She recovered really well, but now she has arthritis in that knee, and lately it’s gotten so stiff that she drags the leg when she walks. It just doesn’t bend as easily as it used to, and she has to kind of hitch her hip to bring it along.
She does this just fine—you’d hardly notice, watching her, except for the little lilt to her gait—but it doesn’t get the leg all the way off the ground, which puts the top of her foot at risk.
That’s not a problem on the grass, but I’ve had trouble walking her on the road. The first time I realized how bad the arthritis had gotten was when we returned back home and I found blood on her foot. She’d never slowed down, never showed a sign of discomfort. Fortunately it was only a surface wound and healed within a couple of days.
One might think she would have been cautious to go walking with me again, but no. She was just as excited the next day. Animals are so forgiving, and so willing. It humbles me every time.
Since then, I’ve tried booties and tape and first aid wrap, but none of them have worked—they all fall off within less than a quarter mile.
My next attempt is going to be a hip-high medical boot (called the “Medipaw”) that I have to get at the vet’s, but until then, we’re still taking our regular walks—Morrigan just sticks to the grassy area on the side of the road.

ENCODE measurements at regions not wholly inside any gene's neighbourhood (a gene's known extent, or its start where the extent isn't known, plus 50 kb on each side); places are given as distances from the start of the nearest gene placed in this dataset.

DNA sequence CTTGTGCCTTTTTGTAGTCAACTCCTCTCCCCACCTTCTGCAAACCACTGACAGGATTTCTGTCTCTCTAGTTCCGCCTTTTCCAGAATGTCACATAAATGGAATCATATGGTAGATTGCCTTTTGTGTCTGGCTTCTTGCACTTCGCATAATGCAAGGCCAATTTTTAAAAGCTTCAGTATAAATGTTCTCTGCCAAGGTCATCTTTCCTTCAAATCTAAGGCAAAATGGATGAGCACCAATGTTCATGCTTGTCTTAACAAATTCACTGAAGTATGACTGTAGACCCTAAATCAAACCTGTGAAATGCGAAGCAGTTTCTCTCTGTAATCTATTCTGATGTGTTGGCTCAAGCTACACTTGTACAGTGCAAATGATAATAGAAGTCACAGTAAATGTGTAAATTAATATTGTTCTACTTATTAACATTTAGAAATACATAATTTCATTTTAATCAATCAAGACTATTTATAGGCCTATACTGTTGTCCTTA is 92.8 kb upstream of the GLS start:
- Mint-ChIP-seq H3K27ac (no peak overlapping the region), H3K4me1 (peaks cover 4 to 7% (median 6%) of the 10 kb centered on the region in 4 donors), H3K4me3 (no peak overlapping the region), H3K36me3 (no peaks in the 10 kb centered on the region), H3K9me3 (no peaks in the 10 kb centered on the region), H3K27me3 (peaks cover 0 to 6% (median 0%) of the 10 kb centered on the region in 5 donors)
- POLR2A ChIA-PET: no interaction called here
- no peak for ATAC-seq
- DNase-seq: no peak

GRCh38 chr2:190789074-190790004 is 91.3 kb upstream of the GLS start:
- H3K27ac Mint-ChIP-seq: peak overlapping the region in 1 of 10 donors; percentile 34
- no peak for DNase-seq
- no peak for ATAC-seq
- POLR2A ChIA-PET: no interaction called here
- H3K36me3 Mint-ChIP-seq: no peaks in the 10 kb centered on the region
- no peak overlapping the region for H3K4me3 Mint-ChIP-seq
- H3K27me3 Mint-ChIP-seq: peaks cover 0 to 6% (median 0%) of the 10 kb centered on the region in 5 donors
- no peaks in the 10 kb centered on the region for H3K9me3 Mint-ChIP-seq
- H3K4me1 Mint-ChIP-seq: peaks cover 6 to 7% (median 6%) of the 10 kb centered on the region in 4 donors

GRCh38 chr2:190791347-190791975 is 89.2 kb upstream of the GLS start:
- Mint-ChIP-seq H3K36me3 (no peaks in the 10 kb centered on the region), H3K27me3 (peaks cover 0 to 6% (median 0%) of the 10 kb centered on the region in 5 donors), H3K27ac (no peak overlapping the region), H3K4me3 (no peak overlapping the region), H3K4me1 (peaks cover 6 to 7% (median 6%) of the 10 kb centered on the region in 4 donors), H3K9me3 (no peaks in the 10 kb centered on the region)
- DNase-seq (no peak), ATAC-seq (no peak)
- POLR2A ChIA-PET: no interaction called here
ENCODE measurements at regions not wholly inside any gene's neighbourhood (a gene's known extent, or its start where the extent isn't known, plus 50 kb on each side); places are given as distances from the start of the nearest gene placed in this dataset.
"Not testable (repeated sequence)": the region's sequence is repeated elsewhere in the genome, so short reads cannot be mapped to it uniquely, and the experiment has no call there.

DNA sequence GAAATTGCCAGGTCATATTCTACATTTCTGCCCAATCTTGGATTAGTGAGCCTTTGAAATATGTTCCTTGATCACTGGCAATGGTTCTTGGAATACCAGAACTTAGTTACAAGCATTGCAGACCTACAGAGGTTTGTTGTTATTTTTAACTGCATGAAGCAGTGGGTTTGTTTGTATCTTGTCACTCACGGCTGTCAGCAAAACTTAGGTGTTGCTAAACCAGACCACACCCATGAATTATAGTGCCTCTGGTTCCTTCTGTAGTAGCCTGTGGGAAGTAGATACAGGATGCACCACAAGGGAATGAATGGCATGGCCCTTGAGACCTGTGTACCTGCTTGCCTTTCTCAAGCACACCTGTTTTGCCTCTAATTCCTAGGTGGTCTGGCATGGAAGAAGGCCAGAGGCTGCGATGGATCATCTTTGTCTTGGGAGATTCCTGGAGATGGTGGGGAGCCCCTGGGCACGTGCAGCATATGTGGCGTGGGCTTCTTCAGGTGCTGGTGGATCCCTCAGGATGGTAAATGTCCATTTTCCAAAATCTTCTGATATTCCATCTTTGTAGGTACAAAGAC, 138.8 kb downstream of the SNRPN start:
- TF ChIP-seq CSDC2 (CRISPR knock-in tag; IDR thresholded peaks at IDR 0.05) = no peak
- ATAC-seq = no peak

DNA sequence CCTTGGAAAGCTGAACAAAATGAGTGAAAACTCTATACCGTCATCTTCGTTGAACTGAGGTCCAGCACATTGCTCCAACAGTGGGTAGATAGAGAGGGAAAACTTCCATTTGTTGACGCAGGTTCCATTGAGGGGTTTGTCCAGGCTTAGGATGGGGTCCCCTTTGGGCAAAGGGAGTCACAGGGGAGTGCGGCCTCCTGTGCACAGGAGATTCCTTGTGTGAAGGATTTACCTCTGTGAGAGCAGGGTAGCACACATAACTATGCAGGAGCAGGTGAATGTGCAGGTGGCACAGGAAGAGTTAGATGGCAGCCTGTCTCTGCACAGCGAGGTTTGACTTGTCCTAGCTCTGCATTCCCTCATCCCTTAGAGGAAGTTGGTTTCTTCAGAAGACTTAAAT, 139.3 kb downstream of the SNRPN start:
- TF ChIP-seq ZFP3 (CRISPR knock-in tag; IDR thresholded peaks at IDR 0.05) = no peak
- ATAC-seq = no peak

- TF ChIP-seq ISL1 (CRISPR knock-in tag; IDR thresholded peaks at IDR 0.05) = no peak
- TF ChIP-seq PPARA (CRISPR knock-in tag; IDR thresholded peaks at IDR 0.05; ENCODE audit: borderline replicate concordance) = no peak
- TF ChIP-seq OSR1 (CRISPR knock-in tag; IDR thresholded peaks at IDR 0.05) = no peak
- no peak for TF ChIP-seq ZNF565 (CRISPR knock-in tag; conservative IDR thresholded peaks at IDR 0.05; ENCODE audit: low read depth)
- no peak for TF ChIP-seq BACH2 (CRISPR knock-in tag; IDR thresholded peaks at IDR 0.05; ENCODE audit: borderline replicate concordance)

We’re Running Out of Time
Seems you can’t have a German Shepherd—or any big dog, really—without having to deal with arthritis in the hips and back.
In addition to the formerly injured knee, Morrigan has arthritis in her spine, and has for a few years now. The vet showed me the x-ray of how the body had built up new bone between two vetebrae to help stabilize them. Amazing!
This explained the ups and downs we’ve gone through. She’s had periods when she wasn’t able to go up stairs at all without crying out because of the pain in her back, only to rebound a few months later and climb just fine.
There have been times along the way when I gritted my teeth, afraid we were nearing the end, only to find a few weeks later that my old girl was back to her puppy-like self, dancing in circles and eager to go.
Today, she often gets one back leg tangled up in the other, because it just won’t work right for her, and she falls. This is more frequent late at night, when she’s on her way inside for bed, and on rainy days, when the weather seems to aggravate her arthritis.
Still, if I pull out the leash, it doesn’t matter—she’s ready to go. And most days she fools me into thinking none of this is an issue, as she goes right along (and I walk fast) for 1.5 miles or more before showing signs of fatigue.